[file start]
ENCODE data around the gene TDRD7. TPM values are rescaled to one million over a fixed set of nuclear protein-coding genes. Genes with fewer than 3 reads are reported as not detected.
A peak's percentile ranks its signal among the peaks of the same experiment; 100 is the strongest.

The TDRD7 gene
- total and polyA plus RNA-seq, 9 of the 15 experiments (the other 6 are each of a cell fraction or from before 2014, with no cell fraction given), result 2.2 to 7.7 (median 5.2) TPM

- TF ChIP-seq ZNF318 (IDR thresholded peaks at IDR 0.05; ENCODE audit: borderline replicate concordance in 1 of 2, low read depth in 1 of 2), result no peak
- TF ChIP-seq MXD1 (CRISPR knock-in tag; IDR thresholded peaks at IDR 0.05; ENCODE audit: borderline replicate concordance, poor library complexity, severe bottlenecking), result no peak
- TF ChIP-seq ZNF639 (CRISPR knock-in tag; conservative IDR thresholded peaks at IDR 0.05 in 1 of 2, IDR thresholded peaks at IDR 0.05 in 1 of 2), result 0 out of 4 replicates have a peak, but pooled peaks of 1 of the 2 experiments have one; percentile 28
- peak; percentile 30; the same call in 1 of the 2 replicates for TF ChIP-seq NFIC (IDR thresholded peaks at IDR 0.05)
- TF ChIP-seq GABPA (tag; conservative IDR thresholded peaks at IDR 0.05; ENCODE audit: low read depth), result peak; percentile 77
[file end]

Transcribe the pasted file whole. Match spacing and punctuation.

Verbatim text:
ENCODE data around the gene TDRD7. TPM values are rescaled to one million over a fixed set of nuclear protein-coding genes. Genes with fewer than 3 reads are reported as not detected.
A peak's percentile ranks its signal among the peaks of the same experiment; 100 is the strongest.

The TDRD7 gene
- total and polyA plus RNA-seq, 9 of the 15 experiments (the other 6 are each of a cell fraction or from before 2014, with no cell fraction given), result 2.2 to 7.7 (median 5.2) TPM

- TF ChIP-seq ZNF318 (IDR thresholded peaks at IDR 0.05; ENCODE audit: borderline replicate concordance in 1 of 2, low read depth in 1 of 2), result no peak
- TF ChIP-seq MXD1 (CRISPR knock-in tag; IDR thresholded peaks at IDR 0.05; ENCODE audit: borderline replicate concordance, poor library complexity, severe bottlenecking), result no peak
- TF ChIP-seq ZNF639 (CRISPR knock-in tag; conservative IDR thresholded peaks at IDR 0.05 in 1 of 2, IDR thresholded peaks at IDR 0.05 in 1 of 2), result 0 out of 4 replicates have a peak, but pooled peaks of 1 of the 2 experiments have one; percentile 28
- peak; percentile 30; the same call in 1 of the 2 replicates for TF ChIP-seq NFIC (IDR thresholded peaks at IDR 0.05)
- TF ChIP-seq GABPA (tag; conservative IDR thresholded peaks at IDR 0.05; ENCODE audit: low read depth), result peak; percentile 77